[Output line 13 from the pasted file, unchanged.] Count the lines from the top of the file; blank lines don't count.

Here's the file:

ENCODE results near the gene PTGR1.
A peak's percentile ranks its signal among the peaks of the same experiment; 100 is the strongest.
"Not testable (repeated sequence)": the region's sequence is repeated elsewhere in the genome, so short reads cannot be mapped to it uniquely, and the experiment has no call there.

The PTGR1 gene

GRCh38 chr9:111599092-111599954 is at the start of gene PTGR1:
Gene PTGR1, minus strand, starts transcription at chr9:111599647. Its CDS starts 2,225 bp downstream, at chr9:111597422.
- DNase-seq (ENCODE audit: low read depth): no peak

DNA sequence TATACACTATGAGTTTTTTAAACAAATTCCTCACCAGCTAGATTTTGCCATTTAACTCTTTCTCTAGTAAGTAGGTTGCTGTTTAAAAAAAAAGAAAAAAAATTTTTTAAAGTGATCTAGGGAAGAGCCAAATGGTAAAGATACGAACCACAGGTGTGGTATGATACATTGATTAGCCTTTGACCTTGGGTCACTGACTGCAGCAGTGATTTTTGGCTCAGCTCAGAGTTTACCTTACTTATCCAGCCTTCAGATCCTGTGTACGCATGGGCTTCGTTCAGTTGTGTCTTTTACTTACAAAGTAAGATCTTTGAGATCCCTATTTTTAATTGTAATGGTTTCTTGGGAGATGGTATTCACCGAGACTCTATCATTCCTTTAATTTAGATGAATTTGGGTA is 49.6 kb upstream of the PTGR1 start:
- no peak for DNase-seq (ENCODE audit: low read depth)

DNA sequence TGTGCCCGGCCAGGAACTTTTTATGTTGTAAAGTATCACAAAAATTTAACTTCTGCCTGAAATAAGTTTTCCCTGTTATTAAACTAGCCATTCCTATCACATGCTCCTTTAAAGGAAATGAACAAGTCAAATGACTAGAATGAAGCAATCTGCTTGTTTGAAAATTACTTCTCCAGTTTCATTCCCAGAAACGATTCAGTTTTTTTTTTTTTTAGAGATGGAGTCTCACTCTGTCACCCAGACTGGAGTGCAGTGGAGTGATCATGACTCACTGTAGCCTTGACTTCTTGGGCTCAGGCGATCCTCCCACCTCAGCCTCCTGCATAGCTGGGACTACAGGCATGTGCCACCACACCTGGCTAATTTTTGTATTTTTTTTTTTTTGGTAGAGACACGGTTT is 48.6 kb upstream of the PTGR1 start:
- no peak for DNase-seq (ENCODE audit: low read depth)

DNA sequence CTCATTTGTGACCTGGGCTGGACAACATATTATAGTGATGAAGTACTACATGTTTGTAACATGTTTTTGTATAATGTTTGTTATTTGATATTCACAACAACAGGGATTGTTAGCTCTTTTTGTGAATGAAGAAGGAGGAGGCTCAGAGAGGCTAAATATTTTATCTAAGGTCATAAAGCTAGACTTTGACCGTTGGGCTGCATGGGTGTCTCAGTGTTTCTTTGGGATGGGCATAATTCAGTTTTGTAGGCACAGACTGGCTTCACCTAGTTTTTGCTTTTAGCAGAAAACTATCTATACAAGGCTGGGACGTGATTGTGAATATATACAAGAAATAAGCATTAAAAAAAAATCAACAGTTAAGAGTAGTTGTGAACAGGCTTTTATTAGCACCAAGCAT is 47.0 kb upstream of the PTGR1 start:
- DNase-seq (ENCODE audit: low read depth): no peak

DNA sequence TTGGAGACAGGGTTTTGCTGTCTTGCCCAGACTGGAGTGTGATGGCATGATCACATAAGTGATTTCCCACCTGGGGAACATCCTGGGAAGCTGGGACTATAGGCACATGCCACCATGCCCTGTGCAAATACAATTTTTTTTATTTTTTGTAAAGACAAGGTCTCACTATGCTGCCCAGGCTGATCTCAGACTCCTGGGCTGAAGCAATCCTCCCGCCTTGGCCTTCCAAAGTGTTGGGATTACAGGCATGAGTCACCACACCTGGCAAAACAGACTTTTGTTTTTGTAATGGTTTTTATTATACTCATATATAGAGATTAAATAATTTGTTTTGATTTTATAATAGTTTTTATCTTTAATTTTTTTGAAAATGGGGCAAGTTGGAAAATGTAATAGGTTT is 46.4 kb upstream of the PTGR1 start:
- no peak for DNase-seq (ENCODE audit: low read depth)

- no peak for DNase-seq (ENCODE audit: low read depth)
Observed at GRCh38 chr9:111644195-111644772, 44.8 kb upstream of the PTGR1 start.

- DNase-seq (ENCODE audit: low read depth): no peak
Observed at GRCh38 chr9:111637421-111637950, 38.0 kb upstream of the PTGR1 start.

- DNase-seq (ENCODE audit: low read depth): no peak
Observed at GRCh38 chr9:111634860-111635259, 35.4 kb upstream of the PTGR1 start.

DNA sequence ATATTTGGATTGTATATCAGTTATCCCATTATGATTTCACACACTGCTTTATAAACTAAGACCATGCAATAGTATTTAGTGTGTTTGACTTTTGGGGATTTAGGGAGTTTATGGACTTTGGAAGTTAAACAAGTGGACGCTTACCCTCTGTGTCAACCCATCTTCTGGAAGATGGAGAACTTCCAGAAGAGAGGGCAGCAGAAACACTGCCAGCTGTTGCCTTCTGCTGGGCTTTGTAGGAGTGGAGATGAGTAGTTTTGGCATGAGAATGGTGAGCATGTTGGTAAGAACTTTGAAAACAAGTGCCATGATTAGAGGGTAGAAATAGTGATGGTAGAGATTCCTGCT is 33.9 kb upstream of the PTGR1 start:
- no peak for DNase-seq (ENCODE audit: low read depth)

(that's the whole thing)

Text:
- DNase-seq (ENCODE audit: low read depth): no peak